I hate to belabor the point but the cold has been uppermost on most people’s minds over what seems like the entire month of January. It’s been cold. I can’t remember a similar winter when a true arctic blast blows in each week dropping temperatures into the single digits.

By Alabama standards it has been a frigid month. We’ll have more confirmation that we have endured a prolonged cold snap when the power bills hit the mailbox sometime soon.

After a dusting of snow and some treacherous roads earlier in the week, it looks like we will get a break this weekend when temperatures climb near the 60-degree mark on Saturday. Don’t get too pumped up, winter is far from over. At least one national weather forecasting service — Wunderground.com — predicts the area is in for a big snowfall the second week of February.

If the forecast is correct, we’re in for a doozy. Thank goodness it’s almost two weeks out and things change. The Wunderground forecast Tuesday morning indicated we could get anywhere from 8 to 14 inches of the white stuff.

I’ll believe it when I see it. I’ll admit, it might not be so far fetched to think about now with South Alabama beaches coming off two bouts of ice and snow within the past week.

No doubt, January 2014 will go down as one of the coldest ever. We’ve got company when we moan, groan and complain. Even our neighbors to the north, where they’re used to cold weather, have had it rough. It’s been colder than normal in the Midwest and Northeast. Like Alabama, schools have been closed or morning openings delayed in many states due to wind chills in the dangerous range. In many parts of the upper Midwest wind chill readings of 30-50 below zero have been the norm this year.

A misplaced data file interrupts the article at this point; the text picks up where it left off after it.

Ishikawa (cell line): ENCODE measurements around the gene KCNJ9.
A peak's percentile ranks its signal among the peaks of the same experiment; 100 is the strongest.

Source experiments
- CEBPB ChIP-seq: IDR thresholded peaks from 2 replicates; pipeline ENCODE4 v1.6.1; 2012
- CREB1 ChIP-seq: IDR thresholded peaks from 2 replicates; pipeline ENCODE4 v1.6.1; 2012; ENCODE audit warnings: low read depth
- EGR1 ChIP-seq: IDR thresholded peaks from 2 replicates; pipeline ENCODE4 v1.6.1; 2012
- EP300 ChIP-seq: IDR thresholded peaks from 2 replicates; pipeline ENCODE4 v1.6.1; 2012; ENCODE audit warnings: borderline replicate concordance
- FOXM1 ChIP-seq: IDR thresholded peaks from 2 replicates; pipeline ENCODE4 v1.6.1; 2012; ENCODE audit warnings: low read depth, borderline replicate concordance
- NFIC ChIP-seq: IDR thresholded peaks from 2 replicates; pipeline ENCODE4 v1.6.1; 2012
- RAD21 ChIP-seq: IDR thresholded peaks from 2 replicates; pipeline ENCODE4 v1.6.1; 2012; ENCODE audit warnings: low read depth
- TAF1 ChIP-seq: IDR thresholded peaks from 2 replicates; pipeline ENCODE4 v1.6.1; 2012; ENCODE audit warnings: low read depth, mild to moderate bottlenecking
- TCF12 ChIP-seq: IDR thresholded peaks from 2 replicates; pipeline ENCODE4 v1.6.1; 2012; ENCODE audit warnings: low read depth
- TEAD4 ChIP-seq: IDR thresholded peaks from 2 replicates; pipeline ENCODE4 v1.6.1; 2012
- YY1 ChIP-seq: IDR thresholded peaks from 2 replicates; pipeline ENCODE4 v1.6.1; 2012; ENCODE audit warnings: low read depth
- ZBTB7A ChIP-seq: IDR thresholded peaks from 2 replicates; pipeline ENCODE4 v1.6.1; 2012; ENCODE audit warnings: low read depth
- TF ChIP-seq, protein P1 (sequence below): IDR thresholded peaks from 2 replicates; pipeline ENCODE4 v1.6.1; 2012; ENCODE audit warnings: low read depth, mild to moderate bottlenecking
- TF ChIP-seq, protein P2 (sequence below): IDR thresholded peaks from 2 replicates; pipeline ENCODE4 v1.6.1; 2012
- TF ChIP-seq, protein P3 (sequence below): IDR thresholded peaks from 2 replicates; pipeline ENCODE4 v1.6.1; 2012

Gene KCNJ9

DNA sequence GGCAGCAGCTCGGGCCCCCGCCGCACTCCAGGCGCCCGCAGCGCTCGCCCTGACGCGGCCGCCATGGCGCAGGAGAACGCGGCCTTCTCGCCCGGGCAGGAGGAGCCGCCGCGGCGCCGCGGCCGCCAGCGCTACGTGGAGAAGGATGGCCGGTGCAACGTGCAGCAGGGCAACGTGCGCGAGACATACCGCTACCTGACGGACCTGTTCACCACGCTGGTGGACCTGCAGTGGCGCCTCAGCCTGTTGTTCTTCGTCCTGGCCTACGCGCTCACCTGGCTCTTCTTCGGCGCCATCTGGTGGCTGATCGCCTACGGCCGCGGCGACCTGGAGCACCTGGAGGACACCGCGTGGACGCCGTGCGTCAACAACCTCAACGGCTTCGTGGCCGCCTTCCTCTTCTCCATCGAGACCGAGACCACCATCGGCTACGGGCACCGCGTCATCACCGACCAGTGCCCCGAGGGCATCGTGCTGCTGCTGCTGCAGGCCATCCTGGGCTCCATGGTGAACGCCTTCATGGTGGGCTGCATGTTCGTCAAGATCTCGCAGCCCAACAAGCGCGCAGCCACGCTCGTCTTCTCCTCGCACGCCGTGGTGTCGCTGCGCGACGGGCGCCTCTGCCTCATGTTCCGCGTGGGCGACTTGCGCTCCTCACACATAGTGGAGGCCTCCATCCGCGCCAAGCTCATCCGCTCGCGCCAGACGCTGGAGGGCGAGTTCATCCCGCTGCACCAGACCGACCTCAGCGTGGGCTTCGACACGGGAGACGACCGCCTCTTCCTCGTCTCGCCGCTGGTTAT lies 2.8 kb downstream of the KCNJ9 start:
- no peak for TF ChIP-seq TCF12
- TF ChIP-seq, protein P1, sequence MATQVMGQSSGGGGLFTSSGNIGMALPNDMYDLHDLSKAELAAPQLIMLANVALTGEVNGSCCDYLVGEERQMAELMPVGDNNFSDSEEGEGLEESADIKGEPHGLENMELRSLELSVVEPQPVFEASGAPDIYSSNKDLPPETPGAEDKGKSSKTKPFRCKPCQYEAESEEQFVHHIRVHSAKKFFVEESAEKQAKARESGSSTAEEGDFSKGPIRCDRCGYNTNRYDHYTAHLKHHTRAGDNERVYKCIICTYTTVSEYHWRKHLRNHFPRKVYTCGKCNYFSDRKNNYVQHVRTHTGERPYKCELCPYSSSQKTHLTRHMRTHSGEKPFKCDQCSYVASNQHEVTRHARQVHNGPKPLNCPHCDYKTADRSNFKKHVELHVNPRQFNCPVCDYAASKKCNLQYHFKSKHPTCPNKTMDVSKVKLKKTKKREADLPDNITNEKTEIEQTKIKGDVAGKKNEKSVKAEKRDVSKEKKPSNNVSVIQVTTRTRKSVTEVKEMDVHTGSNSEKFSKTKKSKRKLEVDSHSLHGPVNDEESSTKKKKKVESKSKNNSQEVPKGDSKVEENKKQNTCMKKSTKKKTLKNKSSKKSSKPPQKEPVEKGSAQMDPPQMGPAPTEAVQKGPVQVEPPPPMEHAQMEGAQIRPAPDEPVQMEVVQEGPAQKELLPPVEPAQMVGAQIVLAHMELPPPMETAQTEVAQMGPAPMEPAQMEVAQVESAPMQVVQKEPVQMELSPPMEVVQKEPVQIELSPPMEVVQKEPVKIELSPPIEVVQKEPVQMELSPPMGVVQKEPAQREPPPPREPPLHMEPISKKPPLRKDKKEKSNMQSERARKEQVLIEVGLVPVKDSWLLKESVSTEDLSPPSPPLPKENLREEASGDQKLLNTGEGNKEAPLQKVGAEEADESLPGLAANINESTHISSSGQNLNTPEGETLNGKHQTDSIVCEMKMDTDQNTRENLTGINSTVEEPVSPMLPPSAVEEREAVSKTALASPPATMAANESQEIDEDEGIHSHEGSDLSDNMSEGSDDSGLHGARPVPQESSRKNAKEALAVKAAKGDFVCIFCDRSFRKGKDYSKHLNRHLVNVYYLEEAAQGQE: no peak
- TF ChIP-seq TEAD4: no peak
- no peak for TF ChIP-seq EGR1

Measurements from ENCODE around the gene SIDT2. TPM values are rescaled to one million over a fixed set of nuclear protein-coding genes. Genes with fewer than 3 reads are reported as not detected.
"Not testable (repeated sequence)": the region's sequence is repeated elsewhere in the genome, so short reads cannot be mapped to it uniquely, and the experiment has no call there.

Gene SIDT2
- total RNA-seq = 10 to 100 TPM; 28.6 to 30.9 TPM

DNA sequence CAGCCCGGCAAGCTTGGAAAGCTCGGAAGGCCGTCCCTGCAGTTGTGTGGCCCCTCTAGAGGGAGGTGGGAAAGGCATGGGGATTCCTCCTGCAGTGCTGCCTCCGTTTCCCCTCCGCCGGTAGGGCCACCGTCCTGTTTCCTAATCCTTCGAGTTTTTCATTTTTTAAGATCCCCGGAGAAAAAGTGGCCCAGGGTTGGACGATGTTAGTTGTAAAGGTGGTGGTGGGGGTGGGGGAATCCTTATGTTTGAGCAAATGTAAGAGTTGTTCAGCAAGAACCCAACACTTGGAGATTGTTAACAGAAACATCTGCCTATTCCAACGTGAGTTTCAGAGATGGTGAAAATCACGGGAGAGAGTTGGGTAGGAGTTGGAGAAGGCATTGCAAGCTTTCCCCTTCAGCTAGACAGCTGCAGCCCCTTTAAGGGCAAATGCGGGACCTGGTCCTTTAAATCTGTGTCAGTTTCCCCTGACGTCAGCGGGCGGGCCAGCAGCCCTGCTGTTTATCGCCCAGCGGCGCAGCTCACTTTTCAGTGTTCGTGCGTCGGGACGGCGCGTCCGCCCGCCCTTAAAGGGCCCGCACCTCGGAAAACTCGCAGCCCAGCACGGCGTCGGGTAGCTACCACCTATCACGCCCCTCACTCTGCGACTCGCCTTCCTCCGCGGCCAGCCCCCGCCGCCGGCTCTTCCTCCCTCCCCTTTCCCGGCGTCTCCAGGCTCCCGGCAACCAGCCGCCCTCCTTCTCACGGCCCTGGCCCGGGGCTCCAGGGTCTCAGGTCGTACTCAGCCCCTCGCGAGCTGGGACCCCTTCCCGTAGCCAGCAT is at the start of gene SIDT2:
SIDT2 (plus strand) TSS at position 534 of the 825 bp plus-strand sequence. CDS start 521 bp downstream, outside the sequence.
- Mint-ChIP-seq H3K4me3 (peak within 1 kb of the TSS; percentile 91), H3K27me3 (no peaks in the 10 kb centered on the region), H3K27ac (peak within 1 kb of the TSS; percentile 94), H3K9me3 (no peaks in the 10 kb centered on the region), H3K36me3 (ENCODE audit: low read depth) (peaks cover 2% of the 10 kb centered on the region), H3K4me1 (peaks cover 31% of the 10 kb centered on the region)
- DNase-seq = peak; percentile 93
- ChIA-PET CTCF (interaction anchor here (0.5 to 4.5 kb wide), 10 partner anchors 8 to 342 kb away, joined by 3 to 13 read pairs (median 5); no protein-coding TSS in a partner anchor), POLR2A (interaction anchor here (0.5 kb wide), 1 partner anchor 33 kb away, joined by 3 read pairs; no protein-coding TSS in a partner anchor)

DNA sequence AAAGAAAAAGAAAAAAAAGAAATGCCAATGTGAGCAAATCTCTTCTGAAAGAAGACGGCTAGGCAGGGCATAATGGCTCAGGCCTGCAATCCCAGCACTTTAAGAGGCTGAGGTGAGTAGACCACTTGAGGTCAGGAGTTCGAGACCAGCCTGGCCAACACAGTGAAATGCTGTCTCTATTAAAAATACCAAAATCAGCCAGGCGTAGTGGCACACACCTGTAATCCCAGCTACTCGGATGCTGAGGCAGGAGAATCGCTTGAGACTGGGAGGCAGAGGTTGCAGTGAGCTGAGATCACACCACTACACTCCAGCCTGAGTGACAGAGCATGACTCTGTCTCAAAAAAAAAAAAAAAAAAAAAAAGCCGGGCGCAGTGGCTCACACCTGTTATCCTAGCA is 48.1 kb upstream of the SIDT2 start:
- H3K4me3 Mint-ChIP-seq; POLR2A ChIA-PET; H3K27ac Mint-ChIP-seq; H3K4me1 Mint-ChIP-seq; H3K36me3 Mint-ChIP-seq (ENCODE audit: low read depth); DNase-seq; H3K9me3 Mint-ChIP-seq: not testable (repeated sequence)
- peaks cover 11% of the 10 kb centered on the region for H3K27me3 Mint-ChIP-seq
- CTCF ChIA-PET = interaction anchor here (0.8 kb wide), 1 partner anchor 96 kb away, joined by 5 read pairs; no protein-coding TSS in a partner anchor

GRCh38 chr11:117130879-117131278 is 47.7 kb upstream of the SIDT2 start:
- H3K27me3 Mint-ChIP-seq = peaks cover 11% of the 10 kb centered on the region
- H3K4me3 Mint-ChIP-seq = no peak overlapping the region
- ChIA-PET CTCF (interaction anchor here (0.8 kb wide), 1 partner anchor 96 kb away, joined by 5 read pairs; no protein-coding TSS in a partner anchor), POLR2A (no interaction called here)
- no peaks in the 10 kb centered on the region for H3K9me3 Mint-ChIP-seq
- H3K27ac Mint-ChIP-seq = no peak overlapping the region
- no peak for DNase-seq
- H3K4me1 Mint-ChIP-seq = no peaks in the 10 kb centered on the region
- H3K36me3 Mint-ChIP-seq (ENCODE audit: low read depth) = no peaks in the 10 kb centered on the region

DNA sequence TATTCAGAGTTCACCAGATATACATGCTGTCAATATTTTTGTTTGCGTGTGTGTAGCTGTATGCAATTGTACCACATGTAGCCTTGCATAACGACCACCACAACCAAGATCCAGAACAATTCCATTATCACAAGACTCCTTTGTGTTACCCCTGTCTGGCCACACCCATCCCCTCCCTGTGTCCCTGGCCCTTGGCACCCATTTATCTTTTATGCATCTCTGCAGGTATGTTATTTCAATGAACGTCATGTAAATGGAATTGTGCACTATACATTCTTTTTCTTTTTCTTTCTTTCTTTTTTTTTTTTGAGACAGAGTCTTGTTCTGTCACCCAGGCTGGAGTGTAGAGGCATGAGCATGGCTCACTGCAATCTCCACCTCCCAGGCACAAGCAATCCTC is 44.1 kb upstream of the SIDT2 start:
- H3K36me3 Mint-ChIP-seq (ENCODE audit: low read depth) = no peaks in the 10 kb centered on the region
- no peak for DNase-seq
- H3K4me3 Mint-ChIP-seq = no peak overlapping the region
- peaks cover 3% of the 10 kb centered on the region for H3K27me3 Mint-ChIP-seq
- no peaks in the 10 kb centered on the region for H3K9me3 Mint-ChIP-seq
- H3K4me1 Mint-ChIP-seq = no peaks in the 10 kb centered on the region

Still, Southerners are the brunt of jokes.

We hear things like, “you don’t know what cold is,” or maybe, “that’s shirt sleeve weather.” Then, when there’s a little snow and ice, it’s, “they don’t know how to drive.”

Cold is relative. When the body is used to daytime highs around 50 degrees and overnight lows at about freezing, you’re doggone right it’s cold on days that highs are lower than normal lows and lows are dipping into the single digits or low teens. And, by the same token, it’s cold up north when temperatures are running 20 to 30 degrees below normal.

I got a kick out of a Weather Channel comparison that showed just how cold it is in the coldest cities in America. According to data of the 100 most populous cities in the U.S. the coldest are Minneapolis, Minn., Anchorage, Alaska, Madison, Wisc., Milwaukee, Wisc., and Omaha, Neb. No matter the city listed in the Top 20 on the chart, the temperature is chilly.

The Weather Channel information is based on the average daily temperature. That’s the difference between the day’s high and the low.

The rankings are based on the average from Dec. through Feb. In Minneapolis it is 18.7 degree. Anchorage comes in at 18.8 before you get to a balmy 21.6 in Madison and 24.9 in Milwaukee. In Omaha the average is 25.9.

So, dang right, it’s cold out there this winter. And, now we’ve got that Wunderground.com forecast to look forward to the second week in Feb. Hang on to your hats and gloves — winter’s not over yet.

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